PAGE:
John Koerner was born in Nový Jicín, Czechoslovakia on September 29, 1913, and he displayed an early interest in art. Later he studied under Fritz Kausek in Prague (1931-34) and under Othon Friesz, Victor Tischler and Paul Colin in Paris (1938-39) and also studied the history and philosophy of art at the Sorbonne.
He came to Canada in 1939 and settled in Vancouver, B.C., and became a Canadian citizen in 1944. Not long after settling in Canada, Koerner began exhibiting his oil paintings and water colours. In 1954 Colin Graham noted of his work, ". . . When Mr. Koerner paints a picture . . . he deliberately 'discovers' his picture on the canvas as he goes along. One shape leads to another, one intuition to the next. To allow a particular form or shape to be freighted with meaning on a number of levels, reaching down perhaps toward the last accessible strata of the mind, he depicts it through metaphor, allusion, or analogy."
During those early years in Vancouver Koerner exhibited his paintings at the Kelly Galleries and the Victoria Art Centre and was also busy creating murals for homes in West Vancouver. In 1956 the Vancouver Art Gallery held a one man show of his paintings and drawings which were described by Palette of The Province newspaper as follows, "His work is distinctive, thoughtful and poetic. Mr. Koerner makes liberal use of his imagination in his 24 paintings and does not confine himself entirely to any specific place or time. However, British Columbia has apparently inspired him and especially Vancouver and its lofty buildings, with reflections along the waterfront."
Impressed with this same show Mildred Thornton of the Vancouver Sun noted, "Shimmering light and color is seen in glistening sails, richly colored logs, boats and buildings in a fine panoramic canvas called 'Island Passage.' Monumental compositions built on block-like patterns are the basis for several city scenes. Some are in warm tones of yellow, red and brown. Others equally effective, are in cool, mysterious blues and greens. All are full of curious inner vitality."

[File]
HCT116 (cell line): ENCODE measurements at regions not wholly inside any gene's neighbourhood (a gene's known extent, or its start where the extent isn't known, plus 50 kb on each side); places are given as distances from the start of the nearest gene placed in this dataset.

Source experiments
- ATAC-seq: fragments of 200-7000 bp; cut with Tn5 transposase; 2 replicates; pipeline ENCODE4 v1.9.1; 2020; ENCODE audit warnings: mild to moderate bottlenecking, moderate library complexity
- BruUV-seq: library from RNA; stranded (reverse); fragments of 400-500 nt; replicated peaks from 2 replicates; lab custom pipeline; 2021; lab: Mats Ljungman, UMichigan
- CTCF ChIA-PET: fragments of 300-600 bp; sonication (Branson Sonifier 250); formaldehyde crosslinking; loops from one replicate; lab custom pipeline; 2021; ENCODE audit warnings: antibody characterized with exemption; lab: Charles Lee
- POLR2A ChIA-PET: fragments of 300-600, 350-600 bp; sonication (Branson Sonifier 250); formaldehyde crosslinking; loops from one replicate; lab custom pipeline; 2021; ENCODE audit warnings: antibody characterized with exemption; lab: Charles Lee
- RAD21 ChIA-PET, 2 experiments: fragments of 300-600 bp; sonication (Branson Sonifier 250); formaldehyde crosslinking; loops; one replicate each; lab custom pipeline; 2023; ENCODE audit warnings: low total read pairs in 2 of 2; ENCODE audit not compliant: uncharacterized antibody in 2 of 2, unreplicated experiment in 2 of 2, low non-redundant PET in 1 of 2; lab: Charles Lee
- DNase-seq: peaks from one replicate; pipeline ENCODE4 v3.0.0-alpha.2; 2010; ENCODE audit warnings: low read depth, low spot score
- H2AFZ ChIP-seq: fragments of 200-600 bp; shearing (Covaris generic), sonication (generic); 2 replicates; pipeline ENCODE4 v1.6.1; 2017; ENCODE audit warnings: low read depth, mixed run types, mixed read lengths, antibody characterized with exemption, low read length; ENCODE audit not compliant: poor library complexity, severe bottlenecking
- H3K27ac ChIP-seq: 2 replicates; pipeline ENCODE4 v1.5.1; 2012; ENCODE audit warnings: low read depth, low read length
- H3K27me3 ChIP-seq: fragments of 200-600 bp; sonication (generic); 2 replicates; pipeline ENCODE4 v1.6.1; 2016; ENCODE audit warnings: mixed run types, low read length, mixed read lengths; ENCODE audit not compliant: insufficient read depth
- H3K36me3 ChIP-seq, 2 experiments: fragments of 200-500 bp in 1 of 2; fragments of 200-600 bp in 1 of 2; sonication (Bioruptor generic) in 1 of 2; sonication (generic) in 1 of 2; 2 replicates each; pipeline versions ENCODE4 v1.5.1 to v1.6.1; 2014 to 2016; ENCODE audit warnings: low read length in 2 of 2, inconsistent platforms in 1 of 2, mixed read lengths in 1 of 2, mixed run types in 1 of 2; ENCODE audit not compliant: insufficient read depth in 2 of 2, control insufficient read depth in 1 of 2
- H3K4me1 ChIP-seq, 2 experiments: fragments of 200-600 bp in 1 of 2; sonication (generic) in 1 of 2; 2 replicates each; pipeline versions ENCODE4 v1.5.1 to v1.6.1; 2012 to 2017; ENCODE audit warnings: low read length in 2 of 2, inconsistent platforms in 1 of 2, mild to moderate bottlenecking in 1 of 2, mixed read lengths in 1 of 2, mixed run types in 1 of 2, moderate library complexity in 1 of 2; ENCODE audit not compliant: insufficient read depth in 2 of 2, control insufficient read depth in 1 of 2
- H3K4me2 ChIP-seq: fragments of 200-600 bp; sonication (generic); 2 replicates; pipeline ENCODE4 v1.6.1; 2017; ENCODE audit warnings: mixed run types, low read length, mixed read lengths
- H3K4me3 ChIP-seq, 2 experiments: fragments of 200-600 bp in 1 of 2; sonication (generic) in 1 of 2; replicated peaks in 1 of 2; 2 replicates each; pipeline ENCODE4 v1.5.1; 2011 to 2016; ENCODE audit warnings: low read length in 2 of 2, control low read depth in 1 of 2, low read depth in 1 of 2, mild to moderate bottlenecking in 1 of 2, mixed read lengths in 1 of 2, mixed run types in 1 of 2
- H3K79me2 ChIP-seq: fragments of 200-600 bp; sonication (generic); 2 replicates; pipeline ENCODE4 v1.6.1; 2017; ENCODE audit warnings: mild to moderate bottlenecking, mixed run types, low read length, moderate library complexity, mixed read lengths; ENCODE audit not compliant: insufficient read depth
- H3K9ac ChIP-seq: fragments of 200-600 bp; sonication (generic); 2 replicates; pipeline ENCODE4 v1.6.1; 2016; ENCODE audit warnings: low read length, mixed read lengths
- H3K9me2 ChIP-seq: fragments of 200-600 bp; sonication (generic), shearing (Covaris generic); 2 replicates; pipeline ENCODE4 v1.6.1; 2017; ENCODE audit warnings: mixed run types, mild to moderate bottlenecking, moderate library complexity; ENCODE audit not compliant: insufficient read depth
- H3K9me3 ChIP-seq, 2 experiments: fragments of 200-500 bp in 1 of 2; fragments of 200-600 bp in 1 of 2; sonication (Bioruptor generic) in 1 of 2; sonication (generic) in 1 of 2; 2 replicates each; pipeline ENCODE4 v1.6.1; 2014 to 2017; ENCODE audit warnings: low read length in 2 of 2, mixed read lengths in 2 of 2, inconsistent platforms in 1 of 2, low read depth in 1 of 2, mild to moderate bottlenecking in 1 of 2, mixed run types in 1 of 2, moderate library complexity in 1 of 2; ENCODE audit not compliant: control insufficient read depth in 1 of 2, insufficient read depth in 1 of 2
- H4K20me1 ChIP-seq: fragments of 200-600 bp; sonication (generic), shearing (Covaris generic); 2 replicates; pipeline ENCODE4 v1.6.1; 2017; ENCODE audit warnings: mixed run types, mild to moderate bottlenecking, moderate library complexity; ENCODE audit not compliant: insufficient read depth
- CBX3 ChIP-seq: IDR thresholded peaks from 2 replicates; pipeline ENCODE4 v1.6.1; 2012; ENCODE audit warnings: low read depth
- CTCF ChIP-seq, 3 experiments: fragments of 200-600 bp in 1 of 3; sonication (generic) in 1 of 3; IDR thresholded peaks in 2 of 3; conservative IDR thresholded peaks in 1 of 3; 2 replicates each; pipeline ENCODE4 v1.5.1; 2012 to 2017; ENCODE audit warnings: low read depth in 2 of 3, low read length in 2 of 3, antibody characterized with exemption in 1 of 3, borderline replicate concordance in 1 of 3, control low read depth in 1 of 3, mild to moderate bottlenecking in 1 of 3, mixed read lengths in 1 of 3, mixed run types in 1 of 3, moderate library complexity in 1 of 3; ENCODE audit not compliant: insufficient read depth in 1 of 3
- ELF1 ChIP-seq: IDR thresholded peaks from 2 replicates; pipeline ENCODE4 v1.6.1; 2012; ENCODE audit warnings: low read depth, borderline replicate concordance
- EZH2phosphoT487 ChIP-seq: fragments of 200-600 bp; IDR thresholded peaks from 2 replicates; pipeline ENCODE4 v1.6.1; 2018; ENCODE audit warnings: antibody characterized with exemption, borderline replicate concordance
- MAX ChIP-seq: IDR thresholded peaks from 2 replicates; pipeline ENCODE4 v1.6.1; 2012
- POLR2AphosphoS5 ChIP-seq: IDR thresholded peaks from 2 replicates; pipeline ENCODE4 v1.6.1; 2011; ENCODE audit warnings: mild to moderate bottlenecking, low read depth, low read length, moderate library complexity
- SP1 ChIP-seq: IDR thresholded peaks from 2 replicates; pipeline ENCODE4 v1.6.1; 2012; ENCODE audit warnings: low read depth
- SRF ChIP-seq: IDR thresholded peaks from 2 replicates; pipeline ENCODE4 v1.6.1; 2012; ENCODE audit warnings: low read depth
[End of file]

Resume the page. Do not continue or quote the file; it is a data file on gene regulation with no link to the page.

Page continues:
In 1959 Koerner held his first one man show at Laing's and six months later he participated in a three man show at this same gallery with Jack Shadbolt and Gordon Smith. Pearl McCarthy noted, "New paintings by John Koerner form an important group in the showing … There are only four of these new Koerners, all nocturnes, but every one of them is a distinguished autographic piece, as different from his former canvases as they are from the world's myriad often repetitive landscape abstractions."
Reviewed in Canadian Art in the Spring issue, 1962, Abraham Rogatnick noted his transition as follows: "John Koerner was creating panoramas of remembered impressions of the cities of his European youth: Prague, Geneva, Paris. These soon merged with the mountains, trees and water of his West Coast adulthood; and, with the facing of the past, the overwhelming pressure of the British Columbia landscape brought a flood of canvases revealing a hypnotic obsession with the theme of a land mass floating in water, and backed by misty, hovering mountains expressed in small, orderly planes of colour. Koerner was now irrevocably a British Columbia painter. He had completely absorbed the new world around him, and it had absorbed him. From a montage type of composition, representing glimpses of the specific surrounding landscape, he moved gradually through abstract impressions of remembered landscapes, such as 'Coast Glitter (30)', until now he has become intrigued, not with the memory of land, water and mountain, but with the direct expression of a kind of landscape of mood, a landscape of the soul which he calls 'Inscapes' . . . . Like the neatness of his back-of-the-house studio in its suburban setting, a great deal of control and structuring has always dominated his technique, from the Cézannesque planar discipline of his earlier compositions, to the small-stroked, embroidered quality of his 'Coast Glitter' series. Even in 'Freescape', which is related to the Inscape series, the 'freeness' of the idea is restrained by the parallel planes of colour, whose regularized rectangles emphasize the surprising sauciness of the one or two planes which dance away from the dominant axis."